Looking good: Upcoming art exhibits

By GREG COOK  |  December 26, 2012

“Paint Things” installation by Kate Gilmore

Vaginas, posters, Ronald McDonald, grayed rainbows, and porcelain feature in our 10 most anticipated exhibitions of the winter.

1. The Origin of the Force /\ The Force of the Origin :: "The vagina as seat of creativity and joy" is the theme of this group show featuring Robert Gober, Kirsten Stoltmann, Betty Tompkins, and other friends of the lady parts. :: January 4–March 9 :: Samsøn, 450 Harrison Ave, Boston :: 617.357.7177 or samsonprojects.com

“Graphic Advocacy”
2. Graphic Advocacy: International Posters for the Digital Age 2001–2012 :: A look at how new technologies have influenced posters agitating for "peace, social justice, environmental defense, and liberation from oppression" from 32 countries around our increasingly wired world. :: January 15–March 2 :: MassArt Galleries, 621 Huntington Ave, Boston :: 617.879.7333 or massart.edu/galleries

3. Illuminated Geographies: Pakistani Miniaturist Practice in the Wake of the Global Turn :: Four contemporary artists adapt their training in traditional Mughal miniature painting in Pakistan to address life, politics, and Ronald McDonald. :: January 17–March 31 :: Tufts University Art Gallery, 40 Talbot Ave, Medford :: 617.627.3518 or artgallery.tufts.edu

4. Paint Things: Beyond the Stretcher :: Eighteen artists give painting a kick in the pants by merging it with sculpture and installation and soda pop. :: January 27–April 21 :: deCordova Sculpture Park and Museum, 51 Sandy Pond Rd, Lincoln :: 781.259.8355 or decordova.org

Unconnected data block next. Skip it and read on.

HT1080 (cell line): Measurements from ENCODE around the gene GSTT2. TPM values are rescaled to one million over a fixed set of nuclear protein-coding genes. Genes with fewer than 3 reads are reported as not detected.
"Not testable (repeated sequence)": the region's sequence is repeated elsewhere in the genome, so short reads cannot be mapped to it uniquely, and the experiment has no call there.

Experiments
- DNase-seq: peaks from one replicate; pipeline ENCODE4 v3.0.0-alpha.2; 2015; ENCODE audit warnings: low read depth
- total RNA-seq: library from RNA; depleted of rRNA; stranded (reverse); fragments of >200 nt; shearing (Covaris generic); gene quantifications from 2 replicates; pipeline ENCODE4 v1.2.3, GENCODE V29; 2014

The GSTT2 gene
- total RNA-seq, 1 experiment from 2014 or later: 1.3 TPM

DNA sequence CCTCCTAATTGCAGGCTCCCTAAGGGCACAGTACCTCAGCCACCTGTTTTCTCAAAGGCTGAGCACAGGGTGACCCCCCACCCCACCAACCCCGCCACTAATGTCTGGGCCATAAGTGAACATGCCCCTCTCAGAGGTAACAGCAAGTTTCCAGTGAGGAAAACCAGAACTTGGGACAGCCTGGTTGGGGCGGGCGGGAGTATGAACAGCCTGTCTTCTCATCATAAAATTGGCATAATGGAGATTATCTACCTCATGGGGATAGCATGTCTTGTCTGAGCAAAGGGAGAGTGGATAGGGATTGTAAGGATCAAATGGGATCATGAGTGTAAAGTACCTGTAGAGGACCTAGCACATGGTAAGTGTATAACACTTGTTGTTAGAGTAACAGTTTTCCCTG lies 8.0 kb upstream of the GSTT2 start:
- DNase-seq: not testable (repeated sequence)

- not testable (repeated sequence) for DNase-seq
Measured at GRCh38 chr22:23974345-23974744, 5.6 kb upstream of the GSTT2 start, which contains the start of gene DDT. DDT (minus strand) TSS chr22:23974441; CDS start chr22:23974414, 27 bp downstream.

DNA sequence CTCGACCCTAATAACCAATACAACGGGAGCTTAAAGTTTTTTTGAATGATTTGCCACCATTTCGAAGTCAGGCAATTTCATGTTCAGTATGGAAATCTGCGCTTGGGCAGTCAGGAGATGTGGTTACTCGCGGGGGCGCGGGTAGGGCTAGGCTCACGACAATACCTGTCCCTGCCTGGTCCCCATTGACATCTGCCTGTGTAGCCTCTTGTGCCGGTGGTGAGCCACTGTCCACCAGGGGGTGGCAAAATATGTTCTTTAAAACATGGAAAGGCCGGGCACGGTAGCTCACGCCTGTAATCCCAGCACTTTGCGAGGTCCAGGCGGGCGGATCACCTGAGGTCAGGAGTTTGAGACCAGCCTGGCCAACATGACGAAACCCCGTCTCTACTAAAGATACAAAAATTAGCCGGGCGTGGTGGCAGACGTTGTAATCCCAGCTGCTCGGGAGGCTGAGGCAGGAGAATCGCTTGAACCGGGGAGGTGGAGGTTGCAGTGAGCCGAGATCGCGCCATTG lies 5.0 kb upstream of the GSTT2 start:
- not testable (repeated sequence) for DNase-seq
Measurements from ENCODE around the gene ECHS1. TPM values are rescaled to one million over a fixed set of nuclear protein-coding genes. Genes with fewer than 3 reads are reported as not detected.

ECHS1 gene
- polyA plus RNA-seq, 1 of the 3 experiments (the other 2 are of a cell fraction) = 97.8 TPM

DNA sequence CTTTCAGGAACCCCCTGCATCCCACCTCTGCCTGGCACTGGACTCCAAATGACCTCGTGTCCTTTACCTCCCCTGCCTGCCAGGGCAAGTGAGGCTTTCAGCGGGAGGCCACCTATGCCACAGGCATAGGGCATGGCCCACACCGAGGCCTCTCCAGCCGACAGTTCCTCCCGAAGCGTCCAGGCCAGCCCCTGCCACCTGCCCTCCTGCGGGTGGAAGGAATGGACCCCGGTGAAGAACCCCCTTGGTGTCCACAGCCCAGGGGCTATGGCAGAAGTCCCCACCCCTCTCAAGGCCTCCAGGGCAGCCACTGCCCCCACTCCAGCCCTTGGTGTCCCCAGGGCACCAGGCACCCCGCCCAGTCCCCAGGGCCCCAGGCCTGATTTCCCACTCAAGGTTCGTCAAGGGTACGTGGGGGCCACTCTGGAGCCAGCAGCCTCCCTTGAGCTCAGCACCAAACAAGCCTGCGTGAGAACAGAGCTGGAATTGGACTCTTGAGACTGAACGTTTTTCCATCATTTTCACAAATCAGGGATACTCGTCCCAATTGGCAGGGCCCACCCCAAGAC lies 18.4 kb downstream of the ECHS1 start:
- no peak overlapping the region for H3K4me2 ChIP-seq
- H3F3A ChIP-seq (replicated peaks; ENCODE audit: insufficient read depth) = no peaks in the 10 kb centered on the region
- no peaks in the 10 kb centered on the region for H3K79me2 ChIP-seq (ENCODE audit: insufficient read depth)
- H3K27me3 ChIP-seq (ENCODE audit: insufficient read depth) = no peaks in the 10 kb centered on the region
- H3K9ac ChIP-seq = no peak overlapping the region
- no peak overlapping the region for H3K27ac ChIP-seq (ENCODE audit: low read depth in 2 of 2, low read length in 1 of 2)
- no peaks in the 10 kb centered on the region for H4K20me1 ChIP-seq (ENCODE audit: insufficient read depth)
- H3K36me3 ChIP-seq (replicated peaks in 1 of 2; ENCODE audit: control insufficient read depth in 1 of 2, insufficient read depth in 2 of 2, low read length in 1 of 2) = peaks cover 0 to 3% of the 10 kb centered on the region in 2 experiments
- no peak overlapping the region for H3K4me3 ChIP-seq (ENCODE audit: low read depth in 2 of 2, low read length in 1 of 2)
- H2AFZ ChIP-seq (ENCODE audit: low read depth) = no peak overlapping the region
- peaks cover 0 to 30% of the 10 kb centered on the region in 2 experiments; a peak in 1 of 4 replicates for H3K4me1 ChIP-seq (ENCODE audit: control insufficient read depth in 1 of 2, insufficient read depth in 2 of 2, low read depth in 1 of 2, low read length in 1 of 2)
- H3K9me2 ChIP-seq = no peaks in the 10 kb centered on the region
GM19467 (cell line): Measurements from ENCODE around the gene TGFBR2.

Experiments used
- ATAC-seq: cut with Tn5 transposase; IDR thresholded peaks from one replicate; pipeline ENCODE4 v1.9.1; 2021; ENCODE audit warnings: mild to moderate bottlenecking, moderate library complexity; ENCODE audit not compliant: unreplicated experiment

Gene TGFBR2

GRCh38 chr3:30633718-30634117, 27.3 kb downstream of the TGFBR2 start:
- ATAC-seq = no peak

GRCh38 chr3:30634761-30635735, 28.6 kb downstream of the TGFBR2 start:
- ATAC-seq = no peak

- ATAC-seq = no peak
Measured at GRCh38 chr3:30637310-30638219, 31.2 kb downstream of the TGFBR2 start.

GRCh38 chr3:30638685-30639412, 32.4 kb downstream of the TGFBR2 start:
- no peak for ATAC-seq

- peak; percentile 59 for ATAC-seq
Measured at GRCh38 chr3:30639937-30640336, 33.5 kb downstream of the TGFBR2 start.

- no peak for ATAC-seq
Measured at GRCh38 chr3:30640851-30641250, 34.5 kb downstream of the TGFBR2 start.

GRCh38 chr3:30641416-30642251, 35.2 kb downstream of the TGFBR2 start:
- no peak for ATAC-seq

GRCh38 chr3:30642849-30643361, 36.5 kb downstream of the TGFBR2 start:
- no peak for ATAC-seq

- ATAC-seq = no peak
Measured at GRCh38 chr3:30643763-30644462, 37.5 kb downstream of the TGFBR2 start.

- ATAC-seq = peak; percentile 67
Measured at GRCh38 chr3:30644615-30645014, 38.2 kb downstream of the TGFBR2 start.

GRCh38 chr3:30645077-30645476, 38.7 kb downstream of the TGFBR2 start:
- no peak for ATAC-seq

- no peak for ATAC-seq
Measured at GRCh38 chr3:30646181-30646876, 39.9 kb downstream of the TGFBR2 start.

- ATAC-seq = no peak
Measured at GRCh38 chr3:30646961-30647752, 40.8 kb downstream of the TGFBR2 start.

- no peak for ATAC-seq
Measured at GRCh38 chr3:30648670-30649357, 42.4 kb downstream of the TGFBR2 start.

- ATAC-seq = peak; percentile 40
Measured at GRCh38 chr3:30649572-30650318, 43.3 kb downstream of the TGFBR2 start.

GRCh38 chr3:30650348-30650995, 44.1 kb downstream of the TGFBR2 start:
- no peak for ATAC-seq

5. The Doors of Perception: Vision and Innovation in Alternative Processes :: The fact that everything seems to be a digital camera these days has left many photographers wondering what to do amidst our glut of images. Here photographers adopt old-timey methods — pinhole cameras, tintype, cyanotype — to create "unique, handmade photographic objects." :: February 5–March 23 :: Photographic Resource Center Gallery, 832 Comm Ave, Boston :: 617.975.0600 or bu.edu/prc

6. Amalia Pica :: Art about the personal and political costs of communication, by a London-based artist who grew up in Argentina during its "Dirty War" and as the daughter of a politically active mom. Pica's work has ranged from cups adhered to walls — for eavesdropping — to a cast-concrete podium serving as a sort of monumental, free-use soapbox. Visitors will be invited to take home posters of black-and-white, crowd-sourced photos of rainbows. :: February 8–April 7 :: MIT List Visual Arts Center, 20 Ames St, Cambridge :: 617.253.4680 or listart.mit.edu

Ed Ruscha, L.A.

7. Ed Ruscha: Standard :: The career of LA's master of hip, pop semiotics is showcased via some 70 paintings, videos, and works on paper. :: Opens February 13 :: Rose Art Museum, Brandeis University, 415 South St, Waltham :: 781.736.3434 or brandeis.edu/rose

8. New Blue and White :: Traditional blue-and-white porcelain is reinvented by a cast of artists ranging from Katsuyo Aoki, who makes porcelain demon skulls, to Chris Antemann, who fashions the ceramic into elaborate rococo dioramas of feasting and fucking. :: February 20–July 14 :: Museum of Fine Arts, 465 Huntington Ave, Boston :: 617.267.9300 or mfa.org

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